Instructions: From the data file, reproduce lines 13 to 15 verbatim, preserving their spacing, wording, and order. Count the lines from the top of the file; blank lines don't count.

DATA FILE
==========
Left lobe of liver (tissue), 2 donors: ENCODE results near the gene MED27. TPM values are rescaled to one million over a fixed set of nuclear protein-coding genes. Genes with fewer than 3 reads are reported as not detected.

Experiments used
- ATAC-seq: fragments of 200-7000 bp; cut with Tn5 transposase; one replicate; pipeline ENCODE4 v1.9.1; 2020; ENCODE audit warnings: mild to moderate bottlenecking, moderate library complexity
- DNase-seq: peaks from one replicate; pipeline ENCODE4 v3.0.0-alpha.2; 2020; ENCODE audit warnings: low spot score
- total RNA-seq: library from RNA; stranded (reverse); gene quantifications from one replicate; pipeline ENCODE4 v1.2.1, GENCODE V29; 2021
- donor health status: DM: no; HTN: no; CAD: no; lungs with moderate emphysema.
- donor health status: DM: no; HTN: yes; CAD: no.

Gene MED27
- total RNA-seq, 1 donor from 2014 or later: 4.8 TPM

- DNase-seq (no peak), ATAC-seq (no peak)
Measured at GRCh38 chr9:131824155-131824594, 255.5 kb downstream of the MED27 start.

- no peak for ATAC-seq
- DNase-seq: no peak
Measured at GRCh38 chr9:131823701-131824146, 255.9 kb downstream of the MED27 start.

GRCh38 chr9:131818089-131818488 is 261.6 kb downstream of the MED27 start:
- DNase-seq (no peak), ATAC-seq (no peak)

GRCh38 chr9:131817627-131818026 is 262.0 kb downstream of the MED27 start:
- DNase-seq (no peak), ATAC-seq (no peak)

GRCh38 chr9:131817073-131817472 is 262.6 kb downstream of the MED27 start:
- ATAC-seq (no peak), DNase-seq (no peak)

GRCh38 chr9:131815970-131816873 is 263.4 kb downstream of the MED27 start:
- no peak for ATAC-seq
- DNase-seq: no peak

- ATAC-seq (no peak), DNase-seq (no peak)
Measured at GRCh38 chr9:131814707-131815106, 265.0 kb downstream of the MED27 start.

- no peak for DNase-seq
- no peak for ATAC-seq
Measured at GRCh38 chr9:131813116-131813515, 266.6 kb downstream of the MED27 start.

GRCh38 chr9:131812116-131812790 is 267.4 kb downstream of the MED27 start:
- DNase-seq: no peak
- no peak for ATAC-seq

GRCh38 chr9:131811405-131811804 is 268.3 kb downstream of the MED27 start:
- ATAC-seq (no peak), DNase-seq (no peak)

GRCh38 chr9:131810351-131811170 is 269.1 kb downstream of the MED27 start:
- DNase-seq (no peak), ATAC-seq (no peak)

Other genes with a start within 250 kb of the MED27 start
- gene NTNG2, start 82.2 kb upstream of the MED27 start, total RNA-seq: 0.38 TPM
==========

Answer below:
- DNase-seq: no peak
Measured at GRCh38 chr9:131823701-131824146, 255.9 kb downstream of the MED27 start.

GRCh38 chr9:131818089-131818488 is 261.6 kb downstream of the MED27 start: